T5W | Problematic Faves

Welcome one and all to this week’s Top 5 Wednesday post! For those of you who don’t know Top 5 Wednesday is a weekly meme/challenge which was created by the wonderful Lainey from gingereadslainey and is now overseen by the equally lovely Sam from Thoughts of Tomes. Every Wednesday, participants devise their Top 5 based on a given topic.

This Wednesday’s topic is Problematic Faves: characters you don’t want to love, but you can’t help liking. I’m a sucker for a good morally grey character, and I do like my villains too, so this is actually great category for me. I think we can all agree that, generally speaking, villains shouldn’t be loved or supported, but they do seem to have so much fun being wicked that you can’t help but liking their style. I’ve tried to mostly stick to books because otherwise I’m sure my Top 5 list would just end up being a recitation of all my fave film villains but one did sneak in there because I couldn’t stop him!

(Please note: slightly spoiler-y for relationships in the Grishaverse and The Bone Season books – do not read on if you don’t want to be spoiled.)

5. The Darkling from The Grisha trilogy by Leigh Bardugo

Is the Darkling problematic? Let’s face it, he was always going to be the villain of the Grisha trilogy, there was never any doubt about that, and even the revelations within the story that add some shades of grey to his shady morals are still a little villainous. If I’m perfectly honest, I haven’t re-read this book and my memory is a little hazy so maybe I need to do a re-read, just to check I still like the Darkling. (I’m sure I do.) In the meantime, anyone who says things like this wins my vote:

“Fine, make me your villain”

4. Warden from The Bone Season series by Samantha Shannon

It wasn’t until I really digged into the Bone Season reviews and discussions on the internet that I ever really saw Warden as particularly problematic. Some people interpret his and Paige’s relationship as abusive, from the very start, due to her status as his prisoner (regardless of how comfortable he makes her living situation etc. especially in comparison to her counterparts with other Rephaite keepers). However, I didn’t really anticipate the power-play in quite as intense a fashion but, the fact still stands, he was still her keeper in the first book – and somewhat excuses himself by casting himself as a prisoner too since he has to go along with the Rephaite status quo. I don’t care how apologist came across, I LIVED for Paige and Warden’s secret chats in The Bone Season and found him hilariously dry and scathing. I’m trash for it, and I don’t care who knows.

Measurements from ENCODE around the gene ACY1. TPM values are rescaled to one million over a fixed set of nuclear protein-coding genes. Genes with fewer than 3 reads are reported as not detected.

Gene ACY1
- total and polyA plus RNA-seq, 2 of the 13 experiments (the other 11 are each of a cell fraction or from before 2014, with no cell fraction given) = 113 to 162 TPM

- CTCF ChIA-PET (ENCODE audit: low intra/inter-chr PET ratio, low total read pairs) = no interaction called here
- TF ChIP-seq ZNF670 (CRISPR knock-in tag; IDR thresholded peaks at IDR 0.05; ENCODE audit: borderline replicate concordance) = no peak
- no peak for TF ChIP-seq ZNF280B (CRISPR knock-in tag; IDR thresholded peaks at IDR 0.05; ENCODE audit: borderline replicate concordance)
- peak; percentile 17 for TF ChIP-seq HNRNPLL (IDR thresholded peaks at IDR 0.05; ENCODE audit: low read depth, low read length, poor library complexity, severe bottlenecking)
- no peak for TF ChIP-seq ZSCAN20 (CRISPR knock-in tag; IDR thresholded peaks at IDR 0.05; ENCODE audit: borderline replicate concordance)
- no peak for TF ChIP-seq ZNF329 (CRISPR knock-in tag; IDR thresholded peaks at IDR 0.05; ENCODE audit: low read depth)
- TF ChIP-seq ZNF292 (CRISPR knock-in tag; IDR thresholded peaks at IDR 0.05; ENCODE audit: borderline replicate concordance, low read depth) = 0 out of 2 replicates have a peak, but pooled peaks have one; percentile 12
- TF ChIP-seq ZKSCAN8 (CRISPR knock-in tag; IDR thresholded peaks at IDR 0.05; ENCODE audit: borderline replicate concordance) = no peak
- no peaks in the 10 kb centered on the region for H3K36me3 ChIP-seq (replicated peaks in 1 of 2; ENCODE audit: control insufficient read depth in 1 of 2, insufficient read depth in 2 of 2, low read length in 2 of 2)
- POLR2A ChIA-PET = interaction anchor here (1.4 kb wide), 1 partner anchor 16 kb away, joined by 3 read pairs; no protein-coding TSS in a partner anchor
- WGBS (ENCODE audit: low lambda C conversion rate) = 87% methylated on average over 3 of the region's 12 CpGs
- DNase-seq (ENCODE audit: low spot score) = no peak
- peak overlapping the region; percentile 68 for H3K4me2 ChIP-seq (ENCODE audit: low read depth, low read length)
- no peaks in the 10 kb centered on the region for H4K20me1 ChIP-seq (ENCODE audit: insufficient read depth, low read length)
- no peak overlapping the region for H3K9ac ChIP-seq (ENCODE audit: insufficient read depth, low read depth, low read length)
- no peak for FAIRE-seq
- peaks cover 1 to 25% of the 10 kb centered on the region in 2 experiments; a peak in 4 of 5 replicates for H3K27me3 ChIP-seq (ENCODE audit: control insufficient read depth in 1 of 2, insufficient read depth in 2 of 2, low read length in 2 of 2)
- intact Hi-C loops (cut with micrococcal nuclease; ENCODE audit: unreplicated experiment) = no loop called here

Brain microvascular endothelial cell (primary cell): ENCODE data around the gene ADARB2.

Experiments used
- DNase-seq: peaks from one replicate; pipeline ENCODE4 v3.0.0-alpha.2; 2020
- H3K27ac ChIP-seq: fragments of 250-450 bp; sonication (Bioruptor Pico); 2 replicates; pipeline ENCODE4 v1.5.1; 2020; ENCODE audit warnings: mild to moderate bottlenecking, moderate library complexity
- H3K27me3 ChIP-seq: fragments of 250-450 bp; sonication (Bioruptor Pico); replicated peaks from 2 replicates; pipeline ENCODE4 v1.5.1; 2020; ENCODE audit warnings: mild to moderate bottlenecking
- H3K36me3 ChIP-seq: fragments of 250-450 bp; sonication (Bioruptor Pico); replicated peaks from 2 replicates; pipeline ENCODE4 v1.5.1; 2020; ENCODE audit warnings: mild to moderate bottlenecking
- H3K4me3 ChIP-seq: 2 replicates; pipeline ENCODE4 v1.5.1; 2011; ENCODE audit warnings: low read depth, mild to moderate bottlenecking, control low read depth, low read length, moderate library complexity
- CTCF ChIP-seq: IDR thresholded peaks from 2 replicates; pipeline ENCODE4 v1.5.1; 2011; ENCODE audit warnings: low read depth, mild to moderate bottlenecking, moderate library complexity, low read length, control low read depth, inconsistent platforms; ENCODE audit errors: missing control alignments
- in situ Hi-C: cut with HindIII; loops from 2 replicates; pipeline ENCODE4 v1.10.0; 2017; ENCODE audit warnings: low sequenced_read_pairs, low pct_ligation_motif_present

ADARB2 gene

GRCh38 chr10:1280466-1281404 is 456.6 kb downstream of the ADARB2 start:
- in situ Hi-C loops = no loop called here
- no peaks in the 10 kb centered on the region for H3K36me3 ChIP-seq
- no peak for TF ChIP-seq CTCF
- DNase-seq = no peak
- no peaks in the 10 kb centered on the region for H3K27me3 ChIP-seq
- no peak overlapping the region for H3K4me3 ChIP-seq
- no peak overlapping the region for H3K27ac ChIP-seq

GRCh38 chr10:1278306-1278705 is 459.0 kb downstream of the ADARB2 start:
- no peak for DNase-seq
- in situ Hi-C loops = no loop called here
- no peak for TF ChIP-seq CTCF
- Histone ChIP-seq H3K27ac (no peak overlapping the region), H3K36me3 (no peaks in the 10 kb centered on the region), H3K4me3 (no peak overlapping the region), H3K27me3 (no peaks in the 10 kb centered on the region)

“You may not believe it, but it is what I desire the most in the world. This place has afflicted me with a terrible wanderlust. I long for the fire, for the sights you have seen. Yet here I am, two hundred years after I arrived. Still a prisoner, though I masquerade as a king.”

3. Kaz Brekker from Six of Crows duology by Leigh Bardugo

Leigh Bardugo is particularly good at writing deeply morally suspect characters and then making you care about them, whether they’re little murder babies or not. In fact, the more despicable and murderous, the better. Kaz Brekker definitely exemplifies this trait. He’s not exactly honourable or respectable or even a good person, but he’s compelling as hell and you can’t help but root for him and his shady gang of criminals.

Kaz leaned back. “What’s the easiest way to steal a man’s wallet?”
“Knife to the throat?” asked Inej.
“Gun to the back?” said Jesper.
“Poison in his cup?” suggested Nina.
“You’re all horrible,” said Matthias.

2. Matthias Helvar from Six of Crows duology by Leigh Bardugo

Yes, I am picking a second character from the same series – deal with it. Matthias Helvar is my moon and stars, the exemplification of a trope I fall for every damn time – that is the smol feisty woman who shocks the tall idiot stick-in-the-mud with her brazenness, much to the chagrin (and eventual love) of the male in question. Matthias is problematic for so many reasons – for one, he first meets Nina as a Fjerdan druskelle, a witchhunter, who kind of kidnaps witches/Grisha like her… so… you know, not the most promising introduction. He has been well-brainwashed and loathes every single thing about her (as any good druskelle soldier would) but obviously he succumbs to her wiles and I love him for every single minute of his tortured epiphany that he’s in love with her.

“Oh, I see. I’m the wicked Grisha seductress. I have beguiled you with my Grisha wiles!”
She poked him in the chest.
“Stop that.”
“No. I’m beguiling you.”

1. Loki from Marvel Cinematic Universe

You know what? I’m not even sorry for including a film character in this one as technically he’s in comic books too, and if we want to be even more pedantic about it, he originated in actual Norse mythology anyhow. However, I love the MCU’s portrayal of him/Tom Hiddleston in general, as you will well know if you’ve been around this blog for any length of time. You could say I’m riding high on that Thor Ragnarok kick but, to be honest, I’m always enamoured with Loki so that’s hardly an excuse. For me, Loki just exemplifies the idea of a villain playing hard at being a villain because they have the most fun, especially if even if that means almost killing your brother. And to some that’s probably a little problematic. Oops, sorry/not sorry.

lokicreepysmile.gif

That’s it for now, folks, those were my Top 5 problematic favourites.
Who are your problematic favourites?
Be sure to link me to your Top 5 Wednesday post, if you have one, I’d love to read it!


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